‘Religions will be heard when they stop fighting for power’

12 September 2007

by Rachel Boulding

Seat of power: Dr Williams talking to Betty Costa at the 30th-birthday party for the Lambeth branch of L’Arche, the charity for people with disabilities

Seat of power: Dr Williams talking to Betty Costa at the 30th-birthday party for the Lambeth branch of L’Arche, the charity for people with disabiliti...

THE Archbishop of Canterbury chose the eve of 11 September to present his vision of the Church and its place in society — in terms of its refusal to compete for power or resort to violence, and what it shares with Islam. The Church was convincing to others only when it ignored its own security, and admitted its dependence on God.

Addressing a conference of the Christian Muslim Forum in Cambridge on Monday, he referred to the “act of nightmare violence” of 11 September 2001, which he witnessed from close quarters in Manhattan. He contrasted it with the public meeting held in Johannesburg on 11 September 1906, at which Gandhi launched his non-violent protest movement.

Dr Williams spoke of this movement’s “‘soul force’, whose central principle was that our behaviour must witness to truth whatever the cost — and that this witness to truth can never, of its very nature, involve violence”.

Dr Williams praised Gandhi’s refusal to grasp at power, and quoted his words: “We do not imitate anything except the truth: our model is the divine communication of what is good.”

The Archbishop argued urgently for the place of authentic religion in society: “The nature of an authentically religious community is made visible in its admission of dependence on God — which means . . . that it does not fight for position and power.”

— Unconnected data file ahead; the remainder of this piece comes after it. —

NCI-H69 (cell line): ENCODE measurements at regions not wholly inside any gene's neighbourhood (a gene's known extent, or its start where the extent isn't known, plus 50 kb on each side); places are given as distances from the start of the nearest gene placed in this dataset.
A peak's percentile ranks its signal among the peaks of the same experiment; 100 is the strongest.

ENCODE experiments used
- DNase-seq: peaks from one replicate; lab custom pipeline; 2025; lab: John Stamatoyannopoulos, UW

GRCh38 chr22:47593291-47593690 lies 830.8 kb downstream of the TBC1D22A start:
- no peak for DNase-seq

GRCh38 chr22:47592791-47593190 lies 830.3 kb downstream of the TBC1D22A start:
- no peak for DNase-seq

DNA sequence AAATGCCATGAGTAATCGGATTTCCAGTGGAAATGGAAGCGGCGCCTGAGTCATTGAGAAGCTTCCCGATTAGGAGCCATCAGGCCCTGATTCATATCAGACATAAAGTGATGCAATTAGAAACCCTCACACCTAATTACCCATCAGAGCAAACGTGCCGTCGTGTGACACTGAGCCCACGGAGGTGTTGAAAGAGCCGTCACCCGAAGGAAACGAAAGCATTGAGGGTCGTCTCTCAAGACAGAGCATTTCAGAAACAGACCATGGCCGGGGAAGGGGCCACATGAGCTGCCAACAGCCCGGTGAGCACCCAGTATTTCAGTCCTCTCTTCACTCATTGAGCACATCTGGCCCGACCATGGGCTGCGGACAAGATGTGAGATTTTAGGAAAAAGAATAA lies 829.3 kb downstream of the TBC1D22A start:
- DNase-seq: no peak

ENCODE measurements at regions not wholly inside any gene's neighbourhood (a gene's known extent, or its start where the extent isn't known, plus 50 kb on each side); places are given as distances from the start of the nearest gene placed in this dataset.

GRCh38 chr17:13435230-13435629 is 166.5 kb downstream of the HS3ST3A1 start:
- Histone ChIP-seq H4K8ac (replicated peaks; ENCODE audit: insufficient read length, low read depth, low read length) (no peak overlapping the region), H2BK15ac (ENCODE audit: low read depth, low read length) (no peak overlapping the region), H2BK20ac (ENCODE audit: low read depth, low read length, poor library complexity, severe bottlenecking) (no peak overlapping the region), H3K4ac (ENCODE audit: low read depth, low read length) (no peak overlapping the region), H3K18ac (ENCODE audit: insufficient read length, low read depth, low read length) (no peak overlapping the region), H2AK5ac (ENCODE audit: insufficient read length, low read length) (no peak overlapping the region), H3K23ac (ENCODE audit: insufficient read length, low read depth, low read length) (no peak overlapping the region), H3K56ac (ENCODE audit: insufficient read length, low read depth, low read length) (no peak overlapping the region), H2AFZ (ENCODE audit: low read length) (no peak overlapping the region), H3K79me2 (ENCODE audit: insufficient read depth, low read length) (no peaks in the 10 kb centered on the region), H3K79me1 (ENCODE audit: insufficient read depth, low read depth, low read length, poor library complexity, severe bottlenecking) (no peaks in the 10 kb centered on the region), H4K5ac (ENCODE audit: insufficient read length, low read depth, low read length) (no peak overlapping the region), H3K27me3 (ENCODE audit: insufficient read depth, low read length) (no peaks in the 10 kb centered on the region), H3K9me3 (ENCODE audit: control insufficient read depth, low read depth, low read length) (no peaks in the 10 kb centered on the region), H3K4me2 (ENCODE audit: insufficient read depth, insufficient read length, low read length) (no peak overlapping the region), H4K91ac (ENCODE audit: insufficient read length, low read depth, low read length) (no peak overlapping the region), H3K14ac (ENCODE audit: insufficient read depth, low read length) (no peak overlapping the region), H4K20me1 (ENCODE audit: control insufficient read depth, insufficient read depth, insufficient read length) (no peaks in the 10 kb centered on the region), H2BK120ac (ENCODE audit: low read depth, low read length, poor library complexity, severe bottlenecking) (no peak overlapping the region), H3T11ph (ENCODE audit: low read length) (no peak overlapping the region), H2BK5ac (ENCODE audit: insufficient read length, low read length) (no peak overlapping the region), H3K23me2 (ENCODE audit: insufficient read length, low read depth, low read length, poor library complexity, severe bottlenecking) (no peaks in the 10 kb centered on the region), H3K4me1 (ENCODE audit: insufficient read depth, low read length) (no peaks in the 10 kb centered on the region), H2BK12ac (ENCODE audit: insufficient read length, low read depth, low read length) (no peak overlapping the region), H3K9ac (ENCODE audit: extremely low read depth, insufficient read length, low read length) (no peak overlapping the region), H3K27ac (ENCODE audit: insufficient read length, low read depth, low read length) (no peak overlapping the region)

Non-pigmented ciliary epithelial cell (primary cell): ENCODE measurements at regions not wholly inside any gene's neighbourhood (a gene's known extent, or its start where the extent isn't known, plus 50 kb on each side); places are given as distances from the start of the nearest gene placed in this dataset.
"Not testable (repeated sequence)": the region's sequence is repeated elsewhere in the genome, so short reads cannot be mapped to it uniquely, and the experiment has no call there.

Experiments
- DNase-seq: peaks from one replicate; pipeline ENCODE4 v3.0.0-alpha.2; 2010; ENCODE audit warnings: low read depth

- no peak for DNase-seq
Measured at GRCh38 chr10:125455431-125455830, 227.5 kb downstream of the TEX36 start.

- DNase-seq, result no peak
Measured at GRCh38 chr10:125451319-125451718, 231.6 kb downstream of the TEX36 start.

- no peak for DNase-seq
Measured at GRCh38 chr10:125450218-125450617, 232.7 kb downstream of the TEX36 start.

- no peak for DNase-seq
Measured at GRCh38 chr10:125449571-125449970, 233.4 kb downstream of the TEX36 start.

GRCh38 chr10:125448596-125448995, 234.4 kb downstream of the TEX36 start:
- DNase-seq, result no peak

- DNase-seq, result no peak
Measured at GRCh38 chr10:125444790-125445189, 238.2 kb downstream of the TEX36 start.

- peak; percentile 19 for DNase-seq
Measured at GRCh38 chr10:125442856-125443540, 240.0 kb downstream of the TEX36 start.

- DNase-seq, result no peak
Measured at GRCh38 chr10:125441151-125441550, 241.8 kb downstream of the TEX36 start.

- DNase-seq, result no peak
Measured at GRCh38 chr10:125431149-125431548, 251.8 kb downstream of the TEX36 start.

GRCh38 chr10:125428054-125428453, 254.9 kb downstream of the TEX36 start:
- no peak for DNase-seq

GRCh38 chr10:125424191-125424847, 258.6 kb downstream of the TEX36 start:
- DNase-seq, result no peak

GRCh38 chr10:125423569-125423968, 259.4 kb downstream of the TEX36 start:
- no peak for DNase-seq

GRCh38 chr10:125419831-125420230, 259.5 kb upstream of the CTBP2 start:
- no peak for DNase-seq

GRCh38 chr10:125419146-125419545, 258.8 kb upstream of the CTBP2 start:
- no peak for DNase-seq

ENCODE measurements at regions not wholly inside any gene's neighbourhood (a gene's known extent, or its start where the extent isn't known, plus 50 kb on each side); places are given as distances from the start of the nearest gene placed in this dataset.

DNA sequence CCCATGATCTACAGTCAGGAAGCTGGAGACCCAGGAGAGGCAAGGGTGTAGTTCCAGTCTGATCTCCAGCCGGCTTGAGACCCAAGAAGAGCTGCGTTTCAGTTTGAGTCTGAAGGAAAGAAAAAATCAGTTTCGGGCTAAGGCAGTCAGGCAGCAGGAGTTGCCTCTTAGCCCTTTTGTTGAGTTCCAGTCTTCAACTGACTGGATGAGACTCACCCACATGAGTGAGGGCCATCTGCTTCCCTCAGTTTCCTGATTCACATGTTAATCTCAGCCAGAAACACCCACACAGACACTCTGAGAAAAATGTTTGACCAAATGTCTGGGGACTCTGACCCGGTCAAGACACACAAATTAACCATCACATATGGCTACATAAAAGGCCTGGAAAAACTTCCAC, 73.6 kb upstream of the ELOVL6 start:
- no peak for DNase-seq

He continued: “The Church is most credible when least preoccupied with its security, and most engaged with the human health of its environment.”

He went on to consider what he described as a paradox about the influence of religion in the public sphere. “Surely,” he asked, “what any religious believer wants is to have the voice of faith heard within the pluralist debate?” But, he said: “We shall persuade our culture about this only when religion ceases to appear as yet another human group hungry for security, privilege, and the liberty to enforce its convictions.”

The Archbishop suggested: “It is when we are free from the passion to be taken seriously, to be protected, or, indeed, to be obeyed, that we are most likely to be heard. The convincing witness to faith is one for whom safety and success are immaterial.”

He outlined the Church’s radical “vision of a social order that is without fear, oppression, the violence of exclusion, and the search for scapegoats”.

Dr Williams ended by drawing parallels between Islam and Christianity, saying that, despite their differences: “both claim that their legitimacy rests not on the licence of society, but on God’s gift. . .

“They cannot be committed to violent struggle to prevail at all costs, because that would suggest a lack of faith in the God who has called them. They cannot be committed to a policy of coercion and oppression, because that would again seek to put the power of the human believer or the religious institution in the sovereign place that only God’s reality can occupy.”

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